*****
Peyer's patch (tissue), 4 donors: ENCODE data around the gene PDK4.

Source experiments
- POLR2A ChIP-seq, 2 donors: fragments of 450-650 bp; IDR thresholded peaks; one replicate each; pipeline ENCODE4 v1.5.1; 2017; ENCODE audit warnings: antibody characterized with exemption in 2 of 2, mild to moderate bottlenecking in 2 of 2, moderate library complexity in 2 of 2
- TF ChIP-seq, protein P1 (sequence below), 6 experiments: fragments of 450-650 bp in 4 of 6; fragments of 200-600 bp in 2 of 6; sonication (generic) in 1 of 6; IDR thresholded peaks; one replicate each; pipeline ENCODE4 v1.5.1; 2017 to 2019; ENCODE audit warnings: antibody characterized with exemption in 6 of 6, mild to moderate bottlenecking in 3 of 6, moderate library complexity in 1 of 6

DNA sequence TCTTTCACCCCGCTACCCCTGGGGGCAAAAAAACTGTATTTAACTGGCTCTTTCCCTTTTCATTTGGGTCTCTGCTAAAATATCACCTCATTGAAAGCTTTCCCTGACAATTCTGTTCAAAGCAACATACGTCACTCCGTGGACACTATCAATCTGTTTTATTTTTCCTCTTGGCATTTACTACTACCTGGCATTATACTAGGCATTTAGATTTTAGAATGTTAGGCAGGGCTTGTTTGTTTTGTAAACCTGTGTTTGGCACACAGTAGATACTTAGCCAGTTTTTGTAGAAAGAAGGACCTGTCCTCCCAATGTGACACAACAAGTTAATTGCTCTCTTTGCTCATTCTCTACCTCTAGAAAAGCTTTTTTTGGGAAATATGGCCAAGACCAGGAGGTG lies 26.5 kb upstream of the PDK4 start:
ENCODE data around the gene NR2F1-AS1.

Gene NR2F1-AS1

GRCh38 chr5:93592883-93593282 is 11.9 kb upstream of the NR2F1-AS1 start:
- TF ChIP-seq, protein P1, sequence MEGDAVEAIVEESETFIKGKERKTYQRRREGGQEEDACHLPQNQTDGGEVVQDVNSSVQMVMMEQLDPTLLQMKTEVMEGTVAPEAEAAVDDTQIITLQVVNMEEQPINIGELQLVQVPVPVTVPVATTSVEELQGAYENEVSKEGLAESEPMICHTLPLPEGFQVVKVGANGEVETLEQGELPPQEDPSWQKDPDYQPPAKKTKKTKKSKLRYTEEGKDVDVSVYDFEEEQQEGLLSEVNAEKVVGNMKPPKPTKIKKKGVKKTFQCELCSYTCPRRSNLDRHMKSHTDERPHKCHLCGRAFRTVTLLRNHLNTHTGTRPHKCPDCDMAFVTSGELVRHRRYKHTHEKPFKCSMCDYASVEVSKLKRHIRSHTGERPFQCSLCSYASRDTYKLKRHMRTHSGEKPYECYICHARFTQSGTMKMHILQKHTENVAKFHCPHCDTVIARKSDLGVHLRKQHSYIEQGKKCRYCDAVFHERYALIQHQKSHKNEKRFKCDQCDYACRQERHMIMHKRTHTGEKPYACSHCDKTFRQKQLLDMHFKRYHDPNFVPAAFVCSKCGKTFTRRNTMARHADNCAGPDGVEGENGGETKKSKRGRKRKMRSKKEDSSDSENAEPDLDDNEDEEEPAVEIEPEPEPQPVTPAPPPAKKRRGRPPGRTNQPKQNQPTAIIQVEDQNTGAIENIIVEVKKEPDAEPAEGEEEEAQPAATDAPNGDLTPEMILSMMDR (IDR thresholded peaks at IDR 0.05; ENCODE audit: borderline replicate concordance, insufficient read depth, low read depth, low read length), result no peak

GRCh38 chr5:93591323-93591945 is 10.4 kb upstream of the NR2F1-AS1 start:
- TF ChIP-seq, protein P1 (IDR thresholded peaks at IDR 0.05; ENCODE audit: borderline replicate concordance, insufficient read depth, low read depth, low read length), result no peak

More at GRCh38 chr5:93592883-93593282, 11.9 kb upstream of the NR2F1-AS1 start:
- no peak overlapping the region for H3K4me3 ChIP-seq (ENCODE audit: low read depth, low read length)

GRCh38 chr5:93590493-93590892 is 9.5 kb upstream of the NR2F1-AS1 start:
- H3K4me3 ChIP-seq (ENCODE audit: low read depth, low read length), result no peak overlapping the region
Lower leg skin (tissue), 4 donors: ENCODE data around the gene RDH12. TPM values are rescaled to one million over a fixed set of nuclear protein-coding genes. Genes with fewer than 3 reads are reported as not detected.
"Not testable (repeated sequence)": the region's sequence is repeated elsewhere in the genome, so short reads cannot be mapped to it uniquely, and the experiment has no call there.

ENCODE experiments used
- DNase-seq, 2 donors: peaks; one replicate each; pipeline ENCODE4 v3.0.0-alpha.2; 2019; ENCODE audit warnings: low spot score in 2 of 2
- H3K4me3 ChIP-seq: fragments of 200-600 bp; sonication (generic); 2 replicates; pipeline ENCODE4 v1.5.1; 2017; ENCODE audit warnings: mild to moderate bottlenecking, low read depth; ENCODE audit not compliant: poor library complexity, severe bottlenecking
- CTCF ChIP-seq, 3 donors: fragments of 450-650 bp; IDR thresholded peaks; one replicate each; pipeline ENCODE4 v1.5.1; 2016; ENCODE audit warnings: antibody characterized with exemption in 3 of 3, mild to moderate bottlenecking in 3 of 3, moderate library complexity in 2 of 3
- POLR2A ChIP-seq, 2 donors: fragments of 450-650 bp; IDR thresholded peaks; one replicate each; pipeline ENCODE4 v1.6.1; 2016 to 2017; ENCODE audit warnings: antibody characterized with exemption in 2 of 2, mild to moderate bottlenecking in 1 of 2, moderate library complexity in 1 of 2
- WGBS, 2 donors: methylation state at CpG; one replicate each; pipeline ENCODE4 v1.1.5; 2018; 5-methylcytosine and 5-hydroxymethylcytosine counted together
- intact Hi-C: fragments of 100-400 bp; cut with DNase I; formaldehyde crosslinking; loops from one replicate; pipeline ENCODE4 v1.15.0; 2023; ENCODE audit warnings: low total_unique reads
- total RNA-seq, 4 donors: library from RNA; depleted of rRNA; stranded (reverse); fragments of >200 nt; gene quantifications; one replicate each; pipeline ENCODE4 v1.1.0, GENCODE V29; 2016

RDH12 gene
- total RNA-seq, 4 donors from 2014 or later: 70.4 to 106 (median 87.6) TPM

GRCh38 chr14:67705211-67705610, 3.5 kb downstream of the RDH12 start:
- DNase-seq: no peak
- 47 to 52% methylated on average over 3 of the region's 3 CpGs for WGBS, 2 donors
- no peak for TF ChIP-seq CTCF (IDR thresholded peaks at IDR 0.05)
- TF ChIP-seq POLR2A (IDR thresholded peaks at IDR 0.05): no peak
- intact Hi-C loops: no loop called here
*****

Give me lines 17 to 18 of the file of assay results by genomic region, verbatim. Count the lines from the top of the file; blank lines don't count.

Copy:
"Not testable (repeated sequence)": the region's sequence is repeated elsewhere in the genome, so short reads cannot be mapped to it uniquely, and the experiment has no call there.

ENCODE experiments used